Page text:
Thinking of a career change? Five tips to finding the right fit for you
Whether you’re just graduating, finding promotional opportunities limited in your current position or, like many in this current economy, facing unemployment, you may be thinking of a career change. Regardless of your reasons, the right career is out there for you. By assessing your strengths, researching options, acquiring new skill sets, as well as the determination to make a change, you can discover the right career fit for you.
Today, most people have up to 10 careers in their lifetime. A recent survey conducted by CareerBuilder.com reports up to 90 percent of people are unhappy in their current career. When you realize it’s time to change careers, select a career path that encompasses as many of your talents as possible. Research options and see what might be the right fit for you. You may be surprised at the careers that relate to many of the things you love to do.
Five tips to find the right career fit for you:
- Determine what you like to do. Take time to map out your interests, values and must-haves. Match your skills with skills that are desired by employers in certain fields of work. Look at the things you are good at doing. These will give you a good indication of what you are likely to enjoy doing by way of a career. Leverage your skills and experiences to a new career.
- Think of fields broadly. A field is more than a job. It is an area in which many jobs are possible and you should be able to consider your training and interests in terms of looking for a career path that will give you a shot at a variety of jobs available within that field. For instance, in the finance field, you might consider corporate and public finance, banking, insurance, personal financial planning, real estate, investment banking, money management or accounting. Realize that the breadth of the field will be determined by the training you receive and by your own skill set and willingness to be retrained.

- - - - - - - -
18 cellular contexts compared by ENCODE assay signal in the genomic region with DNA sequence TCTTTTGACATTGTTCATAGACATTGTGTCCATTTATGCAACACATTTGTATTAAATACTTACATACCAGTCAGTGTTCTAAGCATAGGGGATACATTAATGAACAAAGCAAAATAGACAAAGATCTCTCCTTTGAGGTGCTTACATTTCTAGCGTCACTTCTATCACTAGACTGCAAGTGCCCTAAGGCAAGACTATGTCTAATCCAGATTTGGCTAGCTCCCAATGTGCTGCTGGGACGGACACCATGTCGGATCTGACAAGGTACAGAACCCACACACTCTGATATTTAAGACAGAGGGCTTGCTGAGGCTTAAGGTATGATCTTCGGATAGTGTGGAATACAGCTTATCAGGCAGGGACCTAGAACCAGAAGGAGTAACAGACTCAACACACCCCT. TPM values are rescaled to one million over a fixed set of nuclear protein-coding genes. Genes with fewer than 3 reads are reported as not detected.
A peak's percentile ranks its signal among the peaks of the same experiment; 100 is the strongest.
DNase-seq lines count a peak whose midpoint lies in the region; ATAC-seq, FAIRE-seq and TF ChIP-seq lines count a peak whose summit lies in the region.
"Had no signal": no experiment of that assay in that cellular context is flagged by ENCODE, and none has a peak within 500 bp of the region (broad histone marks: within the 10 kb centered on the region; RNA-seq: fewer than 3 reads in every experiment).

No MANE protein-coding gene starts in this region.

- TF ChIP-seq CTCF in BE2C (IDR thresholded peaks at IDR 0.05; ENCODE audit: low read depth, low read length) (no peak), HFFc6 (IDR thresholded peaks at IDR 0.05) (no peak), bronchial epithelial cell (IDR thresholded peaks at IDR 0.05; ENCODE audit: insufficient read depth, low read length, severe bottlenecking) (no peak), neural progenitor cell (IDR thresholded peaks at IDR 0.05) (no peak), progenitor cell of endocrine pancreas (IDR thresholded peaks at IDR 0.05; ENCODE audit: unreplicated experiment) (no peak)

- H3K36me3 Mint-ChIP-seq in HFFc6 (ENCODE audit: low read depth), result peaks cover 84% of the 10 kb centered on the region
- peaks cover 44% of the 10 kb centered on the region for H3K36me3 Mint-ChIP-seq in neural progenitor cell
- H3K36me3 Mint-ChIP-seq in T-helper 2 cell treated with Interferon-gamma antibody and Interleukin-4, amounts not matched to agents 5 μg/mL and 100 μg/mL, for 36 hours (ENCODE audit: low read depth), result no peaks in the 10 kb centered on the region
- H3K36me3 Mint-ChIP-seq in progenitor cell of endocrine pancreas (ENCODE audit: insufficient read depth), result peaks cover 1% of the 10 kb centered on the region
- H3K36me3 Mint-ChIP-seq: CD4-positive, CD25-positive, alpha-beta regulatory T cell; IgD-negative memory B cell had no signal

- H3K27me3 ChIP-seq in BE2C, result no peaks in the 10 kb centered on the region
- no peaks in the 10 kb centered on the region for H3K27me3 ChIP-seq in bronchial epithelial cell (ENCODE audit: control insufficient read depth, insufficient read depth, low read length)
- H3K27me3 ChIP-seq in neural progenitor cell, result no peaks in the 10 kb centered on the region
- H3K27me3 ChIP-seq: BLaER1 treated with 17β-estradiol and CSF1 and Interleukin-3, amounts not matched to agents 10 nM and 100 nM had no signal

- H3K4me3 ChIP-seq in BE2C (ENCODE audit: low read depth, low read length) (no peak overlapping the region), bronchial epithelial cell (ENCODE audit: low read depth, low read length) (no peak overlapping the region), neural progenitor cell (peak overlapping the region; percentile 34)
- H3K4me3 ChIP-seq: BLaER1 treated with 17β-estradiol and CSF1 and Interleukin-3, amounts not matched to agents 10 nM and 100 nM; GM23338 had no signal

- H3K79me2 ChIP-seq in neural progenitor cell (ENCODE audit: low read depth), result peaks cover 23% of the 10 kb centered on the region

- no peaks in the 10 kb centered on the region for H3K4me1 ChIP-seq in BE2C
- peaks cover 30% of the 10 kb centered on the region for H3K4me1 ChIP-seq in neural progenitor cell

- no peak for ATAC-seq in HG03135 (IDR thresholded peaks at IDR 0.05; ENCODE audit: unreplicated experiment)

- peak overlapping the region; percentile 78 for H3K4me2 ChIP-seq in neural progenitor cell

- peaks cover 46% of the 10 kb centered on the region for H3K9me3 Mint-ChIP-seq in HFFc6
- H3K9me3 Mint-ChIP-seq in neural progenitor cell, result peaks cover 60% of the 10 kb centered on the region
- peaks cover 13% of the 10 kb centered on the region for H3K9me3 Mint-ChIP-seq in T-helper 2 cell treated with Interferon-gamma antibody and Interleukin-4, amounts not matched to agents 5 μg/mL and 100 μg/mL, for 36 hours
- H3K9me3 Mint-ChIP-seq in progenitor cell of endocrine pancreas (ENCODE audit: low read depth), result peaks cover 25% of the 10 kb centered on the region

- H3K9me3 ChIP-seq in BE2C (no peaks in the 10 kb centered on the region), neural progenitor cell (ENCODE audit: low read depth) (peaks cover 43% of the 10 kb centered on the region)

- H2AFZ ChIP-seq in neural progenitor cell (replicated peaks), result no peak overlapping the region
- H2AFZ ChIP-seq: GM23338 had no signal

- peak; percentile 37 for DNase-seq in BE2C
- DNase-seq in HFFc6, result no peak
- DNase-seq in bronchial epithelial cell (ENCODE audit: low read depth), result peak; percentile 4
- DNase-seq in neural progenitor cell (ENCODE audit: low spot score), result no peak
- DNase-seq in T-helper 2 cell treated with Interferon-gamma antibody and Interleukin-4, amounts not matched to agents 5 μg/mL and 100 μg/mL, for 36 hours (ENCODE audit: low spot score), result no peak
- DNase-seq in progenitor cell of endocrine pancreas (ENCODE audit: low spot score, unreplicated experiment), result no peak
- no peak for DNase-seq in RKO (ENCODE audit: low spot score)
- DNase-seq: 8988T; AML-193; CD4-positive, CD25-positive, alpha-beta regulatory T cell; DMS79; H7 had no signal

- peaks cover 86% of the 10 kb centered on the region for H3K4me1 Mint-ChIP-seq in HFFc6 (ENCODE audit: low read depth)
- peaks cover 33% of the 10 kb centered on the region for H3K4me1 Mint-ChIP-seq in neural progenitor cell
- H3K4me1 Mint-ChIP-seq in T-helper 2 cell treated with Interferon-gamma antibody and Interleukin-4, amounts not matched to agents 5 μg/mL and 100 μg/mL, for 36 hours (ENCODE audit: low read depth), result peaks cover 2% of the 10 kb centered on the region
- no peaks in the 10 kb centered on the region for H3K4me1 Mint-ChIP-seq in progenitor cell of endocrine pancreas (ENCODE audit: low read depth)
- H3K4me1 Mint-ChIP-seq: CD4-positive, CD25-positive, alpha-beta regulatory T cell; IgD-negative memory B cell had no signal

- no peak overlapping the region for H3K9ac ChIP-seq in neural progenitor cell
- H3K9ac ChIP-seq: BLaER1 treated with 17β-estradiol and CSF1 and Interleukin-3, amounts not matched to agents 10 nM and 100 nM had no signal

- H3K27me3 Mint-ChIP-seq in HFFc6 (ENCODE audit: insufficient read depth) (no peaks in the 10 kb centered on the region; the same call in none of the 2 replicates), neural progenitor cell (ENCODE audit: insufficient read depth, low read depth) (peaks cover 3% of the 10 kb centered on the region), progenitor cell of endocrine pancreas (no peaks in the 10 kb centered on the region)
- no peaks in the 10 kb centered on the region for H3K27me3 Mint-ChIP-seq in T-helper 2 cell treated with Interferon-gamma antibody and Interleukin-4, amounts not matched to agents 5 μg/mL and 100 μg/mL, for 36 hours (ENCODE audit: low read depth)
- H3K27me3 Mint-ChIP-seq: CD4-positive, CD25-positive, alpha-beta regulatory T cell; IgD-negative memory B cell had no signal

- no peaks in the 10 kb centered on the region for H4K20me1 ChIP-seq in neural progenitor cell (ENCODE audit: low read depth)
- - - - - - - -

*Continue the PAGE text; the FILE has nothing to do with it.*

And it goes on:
- Consider crossing fields. Utilize your skills that translate to a variety of jobs. For example, teachers possess strong verbal and written communication skills, and therefore would make excellent editors, publishers, corporate trainers or sales representatives.
- Training and education. You may find it necessary to update your skills, broaden your knowledge or gain additional experience. Obtain a part-time job or volunteer in your new career field which may solidify your decision, as well as help you to obtain much needed experience. See if your current employer would be willing to provide training and development opportunities to enhance your skills.
- Change in or out. Don’t overlook your current employer. Ask about a job switch. Some people change careers, but never change employers. Decide if it is the job or the company you dislike. Could you be happy in the same career if you were in a different environment? If so, consider competing companies within the industry.
- Network. One of the real keys to successfully changing careers will be your networking abilities. Your network may be able to give you job leads, offer you advice and information about a particular company or industry, and introduce you to others so that you can expand your network and possibilities.
Remember, every job has parts to it that you may not like; however, if there are too many things you do that you’d rather avoid, or it takes up too much of your day, then it may be time to consider changing careers.
It all boils down to assessing yourself to determine the right fit for you.is an online, self-guided career and educational planning tool designed to help select career fields that are most compatible with your personal interests, skills, and goals. Your assessment results are matched to occupations. FOCUS may help you figure out what you like doing the most, and the areas where you can excel. FOCUS may help you identify the right fit for you.
Learn more by visiting us online or contacting the Career Center at (309) 438-2200.